[¶35] In Lagro, Justice Sandstrom acknowledged that a majority of the Court had previously established a de novo standard of review when deciding whether a prima facie case is established requiring an evidentiary hearing. 2005 ND 151, ¶ 13, 703 N.W.2d 322 (citing Hawley v. LaRoque, 2004 ND 215, ¶ 4, 689 N.W.2d 386; Tank v. Tank, 2004 ND 15, ¶ 46, 673 N.W.2d 622 (Maring, J., dissenting)). He reasoned the standard should be changed to an abuse of discretion:
The legislature enacted N.D.C.C. § 14-09-06.6 to address the frequency of child custody disputes. 1997 N.D. Sess. Laws ch. 149, § 1. We have held:Lagro, at ¶¶ 11, 13-14. Our Court applied the abuse-of-discretion standard of review in Lagro. Id. at ¶ 14. We outlined our standard for establishing a prima facie case and concluded the affidavits did not provide sufficient evidence to create a prima facie case that the child's living environment with his father may endanger his physical or emotional health or impair his emotional development. Id. at ¶ 21. Our Court affirmed the trial court's denial of an evidentiary hearing. See id. at ¶¶ 21, 24.
The purpose of the legislation was to curtail repeat custody litigation. It is the product of the 1995 Joint Family Law Task Force formed by order of this Court at the request of the State Bar Association. Testifying on the legislation before the Senate Judiciary Committee, Chair Sherry Mills Moore explained the object of the proposed legislation:
With SB 2167 we are trying to put more stability in the lives of children who are the object of a custody dispute by slowing the revolving door to the courthouse . . . .
. . . . The decision about custody, and the process attendant to making that decision are of their very nature painful, disruptive, and destabilizing . . . .
. . . .
Under SB 2167, for a period of two years following a custody determination there is something of a moratorium for the family. The custody-changing process cannot be initiated except in some specific and necessary situations.
Hearing on SB 2167 before the Senate Judiciary Committee, 55th N.D. Leg. Sess. (Jan. 21, 1997).
Quarne v. Quarne, 1999 ND 188, ¶ 9, 601 N.W.2d 256.
. . . .
North Dakota patterned its affidavit procedure to modify custody within two years of a prior consideration on Minnesota's statute. Joint Task Force on Family Law, Summary Report (June 17, 1996). Minnesota employs an abuse-of-discretion standard in reviewing the denial of an evidentiary hearing on change of custody. In re Weber, 653 N.W.2d 804, 809 (Minn. Ct. App. 2002); Valentine v. Lutz, 512 N.W.2d 868, 872 (Minn. 1994); see also Smith v. Smith, 508 N.W.2d 222, 226-27 (Minn. Ct. App. 1993); Nice-Petersen v. Nice-Petersen, 310 N.W.2d 471, 472 (Minn. 1981).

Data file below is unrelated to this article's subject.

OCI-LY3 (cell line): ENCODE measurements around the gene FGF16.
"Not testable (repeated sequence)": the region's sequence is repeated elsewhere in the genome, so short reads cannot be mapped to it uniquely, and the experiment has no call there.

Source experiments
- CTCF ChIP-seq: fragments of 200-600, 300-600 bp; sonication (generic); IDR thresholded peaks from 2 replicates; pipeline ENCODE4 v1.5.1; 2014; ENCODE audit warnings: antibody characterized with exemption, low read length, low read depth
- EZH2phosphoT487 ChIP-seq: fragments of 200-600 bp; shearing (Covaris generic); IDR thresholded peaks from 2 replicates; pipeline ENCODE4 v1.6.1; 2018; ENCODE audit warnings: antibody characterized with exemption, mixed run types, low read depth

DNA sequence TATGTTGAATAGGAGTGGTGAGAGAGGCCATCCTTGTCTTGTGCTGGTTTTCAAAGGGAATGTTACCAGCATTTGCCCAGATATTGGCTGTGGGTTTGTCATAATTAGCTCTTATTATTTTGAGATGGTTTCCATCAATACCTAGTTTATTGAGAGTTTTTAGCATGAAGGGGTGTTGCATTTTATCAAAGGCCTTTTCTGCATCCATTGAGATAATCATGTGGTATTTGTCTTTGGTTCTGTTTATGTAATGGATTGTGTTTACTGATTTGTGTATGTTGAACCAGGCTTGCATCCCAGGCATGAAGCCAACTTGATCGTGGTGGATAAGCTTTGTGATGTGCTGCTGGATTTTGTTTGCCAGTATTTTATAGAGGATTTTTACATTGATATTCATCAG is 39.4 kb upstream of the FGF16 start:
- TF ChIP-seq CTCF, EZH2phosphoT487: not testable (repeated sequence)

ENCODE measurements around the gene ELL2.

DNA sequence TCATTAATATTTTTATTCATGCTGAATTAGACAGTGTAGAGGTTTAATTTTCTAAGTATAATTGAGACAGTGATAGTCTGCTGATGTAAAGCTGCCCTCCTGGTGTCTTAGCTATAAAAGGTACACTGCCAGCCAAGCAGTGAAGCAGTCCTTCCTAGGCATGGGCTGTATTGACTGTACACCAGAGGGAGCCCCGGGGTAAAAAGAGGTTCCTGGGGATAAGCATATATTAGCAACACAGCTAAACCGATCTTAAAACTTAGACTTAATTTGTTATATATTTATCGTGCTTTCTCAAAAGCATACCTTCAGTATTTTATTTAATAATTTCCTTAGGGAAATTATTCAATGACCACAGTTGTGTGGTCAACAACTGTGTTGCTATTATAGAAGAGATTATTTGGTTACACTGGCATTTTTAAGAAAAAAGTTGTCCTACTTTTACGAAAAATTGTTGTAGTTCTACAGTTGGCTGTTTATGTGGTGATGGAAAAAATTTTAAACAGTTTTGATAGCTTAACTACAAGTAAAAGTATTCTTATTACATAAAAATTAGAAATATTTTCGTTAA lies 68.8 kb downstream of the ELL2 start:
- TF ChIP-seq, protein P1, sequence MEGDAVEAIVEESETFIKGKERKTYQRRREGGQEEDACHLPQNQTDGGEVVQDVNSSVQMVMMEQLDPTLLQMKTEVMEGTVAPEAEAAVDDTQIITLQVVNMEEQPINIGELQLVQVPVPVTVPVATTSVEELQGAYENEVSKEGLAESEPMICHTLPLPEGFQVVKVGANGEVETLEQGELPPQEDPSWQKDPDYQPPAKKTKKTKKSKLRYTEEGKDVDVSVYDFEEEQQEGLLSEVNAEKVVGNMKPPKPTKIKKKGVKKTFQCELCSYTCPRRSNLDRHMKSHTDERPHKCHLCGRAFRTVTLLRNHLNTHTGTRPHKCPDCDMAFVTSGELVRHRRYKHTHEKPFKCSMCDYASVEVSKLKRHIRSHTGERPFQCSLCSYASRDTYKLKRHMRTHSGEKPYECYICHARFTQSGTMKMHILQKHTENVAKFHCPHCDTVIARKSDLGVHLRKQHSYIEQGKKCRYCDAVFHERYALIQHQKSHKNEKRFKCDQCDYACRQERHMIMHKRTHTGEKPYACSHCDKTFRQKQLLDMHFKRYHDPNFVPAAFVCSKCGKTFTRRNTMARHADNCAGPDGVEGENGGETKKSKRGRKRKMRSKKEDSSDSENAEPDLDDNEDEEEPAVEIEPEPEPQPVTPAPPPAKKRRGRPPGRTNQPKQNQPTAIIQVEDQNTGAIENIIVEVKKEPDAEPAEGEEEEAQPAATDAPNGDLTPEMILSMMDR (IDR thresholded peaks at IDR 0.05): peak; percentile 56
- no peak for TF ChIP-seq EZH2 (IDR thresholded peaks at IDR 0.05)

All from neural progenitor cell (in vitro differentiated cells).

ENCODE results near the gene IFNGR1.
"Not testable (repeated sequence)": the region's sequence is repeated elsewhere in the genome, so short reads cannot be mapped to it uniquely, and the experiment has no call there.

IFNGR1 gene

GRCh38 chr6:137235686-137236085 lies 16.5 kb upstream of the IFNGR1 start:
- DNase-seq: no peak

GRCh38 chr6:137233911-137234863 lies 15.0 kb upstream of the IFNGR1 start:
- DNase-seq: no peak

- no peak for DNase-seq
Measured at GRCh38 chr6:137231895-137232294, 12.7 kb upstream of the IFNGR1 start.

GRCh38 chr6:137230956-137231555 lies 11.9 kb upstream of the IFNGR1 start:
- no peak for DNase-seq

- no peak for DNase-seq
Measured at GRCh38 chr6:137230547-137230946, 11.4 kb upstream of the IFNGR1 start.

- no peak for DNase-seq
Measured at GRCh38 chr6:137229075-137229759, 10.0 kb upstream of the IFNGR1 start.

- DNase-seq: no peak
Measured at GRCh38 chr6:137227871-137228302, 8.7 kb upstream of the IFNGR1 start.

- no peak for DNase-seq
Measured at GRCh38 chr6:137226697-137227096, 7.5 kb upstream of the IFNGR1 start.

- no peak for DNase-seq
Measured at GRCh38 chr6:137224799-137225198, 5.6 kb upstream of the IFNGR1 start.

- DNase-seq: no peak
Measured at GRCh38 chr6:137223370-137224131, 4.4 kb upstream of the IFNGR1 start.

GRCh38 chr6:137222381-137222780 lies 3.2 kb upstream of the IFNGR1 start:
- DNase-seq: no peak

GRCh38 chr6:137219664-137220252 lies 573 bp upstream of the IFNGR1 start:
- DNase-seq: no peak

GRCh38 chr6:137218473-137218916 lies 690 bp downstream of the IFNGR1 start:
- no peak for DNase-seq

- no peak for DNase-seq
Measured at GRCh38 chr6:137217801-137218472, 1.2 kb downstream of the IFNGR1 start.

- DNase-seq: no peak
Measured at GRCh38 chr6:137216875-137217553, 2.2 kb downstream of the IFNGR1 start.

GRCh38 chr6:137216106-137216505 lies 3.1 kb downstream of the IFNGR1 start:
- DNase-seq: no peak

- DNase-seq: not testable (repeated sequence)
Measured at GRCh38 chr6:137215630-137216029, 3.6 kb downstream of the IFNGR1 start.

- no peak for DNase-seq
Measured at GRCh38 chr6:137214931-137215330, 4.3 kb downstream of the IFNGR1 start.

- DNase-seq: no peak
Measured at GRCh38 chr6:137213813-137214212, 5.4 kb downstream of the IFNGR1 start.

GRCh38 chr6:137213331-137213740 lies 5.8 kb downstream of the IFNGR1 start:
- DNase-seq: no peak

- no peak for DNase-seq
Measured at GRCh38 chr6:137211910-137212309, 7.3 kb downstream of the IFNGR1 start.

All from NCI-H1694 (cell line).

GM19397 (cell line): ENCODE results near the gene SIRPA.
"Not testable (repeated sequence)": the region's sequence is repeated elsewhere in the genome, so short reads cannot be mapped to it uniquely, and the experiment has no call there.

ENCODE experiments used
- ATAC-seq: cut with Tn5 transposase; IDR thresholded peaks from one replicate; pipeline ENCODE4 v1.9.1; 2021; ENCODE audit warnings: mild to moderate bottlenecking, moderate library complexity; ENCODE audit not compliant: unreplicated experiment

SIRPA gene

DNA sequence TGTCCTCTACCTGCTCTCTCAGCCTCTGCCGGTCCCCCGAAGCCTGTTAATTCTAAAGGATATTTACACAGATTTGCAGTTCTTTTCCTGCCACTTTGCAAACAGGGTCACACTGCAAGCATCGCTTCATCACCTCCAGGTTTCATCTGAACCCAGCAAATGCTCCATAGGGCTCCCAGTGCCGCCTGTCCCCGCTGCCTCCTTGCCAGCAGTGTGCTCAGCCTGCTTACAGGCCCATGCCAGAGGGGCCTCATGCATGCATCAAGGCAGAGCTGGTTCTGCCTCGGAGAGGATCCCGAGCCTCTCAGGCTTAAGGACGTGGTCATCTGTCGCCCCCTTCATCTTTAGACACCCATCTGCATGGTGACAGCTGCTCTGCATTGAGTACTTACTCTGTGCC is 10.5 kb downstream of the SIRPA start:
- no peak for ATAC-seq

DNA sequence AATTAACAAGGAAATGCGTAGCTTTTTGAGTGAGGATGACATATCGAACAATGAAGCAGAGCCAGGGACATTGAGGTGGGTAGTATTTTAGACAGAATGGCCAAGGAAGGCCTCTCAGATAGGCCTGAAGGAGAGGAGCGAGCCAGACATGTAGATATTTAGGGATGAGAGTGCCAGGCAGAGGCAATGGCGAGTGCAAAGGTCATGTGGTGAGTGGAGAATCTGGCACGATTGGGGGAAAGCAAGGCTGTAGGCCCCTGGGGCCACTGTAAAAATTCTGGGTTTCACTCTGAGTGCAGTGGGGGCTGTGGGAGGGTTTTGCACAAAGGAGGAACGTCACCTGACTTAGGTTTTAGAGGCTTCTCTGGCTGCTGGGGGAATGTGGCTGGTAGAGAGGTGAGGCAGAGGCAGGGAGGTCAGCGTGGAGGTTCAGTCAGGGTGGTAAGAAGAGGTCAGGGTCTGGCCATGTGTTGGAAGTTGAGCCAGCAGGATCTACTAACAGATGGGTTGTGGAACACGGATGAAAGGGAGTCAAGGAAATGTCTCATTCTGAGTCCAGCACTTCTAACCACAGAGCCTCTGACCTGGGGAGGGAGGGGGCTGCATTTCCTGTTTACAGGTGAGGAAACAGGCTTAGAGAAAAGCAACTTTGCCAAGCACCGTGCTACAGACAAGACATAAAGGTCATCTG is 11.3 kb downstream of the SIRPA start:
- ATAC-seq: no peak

Our North Dakota statute requires not only a prima facie case but also provides the opposing party may file affidavits, and it requires the court to "deny the motion unless the court finds the moving party has established a prima facie case justifying a modification." N.D.C.C. § 14-09-06.6(4) (emphasis added). The word "finds" reflects a degree of weighing of conflicting evidence, and the word "justifying" reflects "to show . . . to be just or right." The Random House Dictionary of the English Language 719, 1040 (2d ed. 1987); see also Black's Law Dictionary 882-83 (8th ed. 2004). In view of the statutory language, and consistent with the legislative history, our review of the denial of an evidentiary hearing on change of custody will be under an abuse-of-discretion standard. Tank and Hawley are superseded to the extent they established a de novo review of a denial of an evidentiary hearing.
[¶36] In my dissents in Mock v. Mock and Tank, I have contended that our statute is patterned after the restrictive provisions of the Uniform Marriage and Divorce Act and the Minnesota statute on affidavit procedure for modification. See Mock, 2004 ND 14, ¶¶ 27-28 , 31, 673 N.W.2d 635 (citing the Uniform Marriage and Divorce Act § 410, 9A U.L.A. 2 (Supp. 2003); Minn. Stat. § 518.185 (2002)); Tank, 2004 ND 15, ¶¶ 44-46 , 48, 673 N.W.2d 622 (citing Minn. Stat. § 518.185 (2002)). The purpose for the affidavit practice is to "discourage contests over temporary custody and prevent repeated and insubstantial motions for modifications." Uniform Marriage and Divorce Act § 410, Comment, 9A U.L.A. 538, 539 (Supp. 2003). Our legislature has rigorously limited the grounds for modification of custody within two years of the date of the custody order. See N.D.C.C. § 14-09-06.6(5). I continue to be of the opinion that, in light of how easily a good lawyer can draft an affidavit to meet the Tank prima facie standard, I believe we must require that the affidavit contain first hand knowledge; specificity and detail; facts that support a material and continuing change in the child's circumstances; and when endangerment is alleged, facts that show a "significant degree of danger" to establish endangerment to the emotional health and development of the child. See Mock, 2004 ND 14, ¶ 34, 673 N.W.2d 635 (Maring, J., dissenting); see also Kelly v. Kelly, 2002 ND 37, ¶¶ 44-52 , 640 N.W.2d 38 (Maring, J., concurring in the result). See also Robert E. Oliphant, Children in the Law Issues: Contributors Redefining a Statute Out of Existence: Minnesota's View of When A Custody Modification Hearing Can Be Held, 26 Wm. Mitchell L.Rev. 711 (2000) (explaining that, since the prima facie burden is so low, a lawyer with minimal drafting ability will be able to persuade a court to grant a hearing, and concluding the prima facie burden is inconsistent with the purpose of the Minnesota statute and the Uniform Marriage and Divorce Act). Therefore, for us to abandon the abuse-of-discretion standard of review is another step toward our failure to adhere to the legislative purpose of N.D.C.C. § 14-09-06.6. I would continue to adhere to our precedent and apply an abuse-of-discretion standard of review.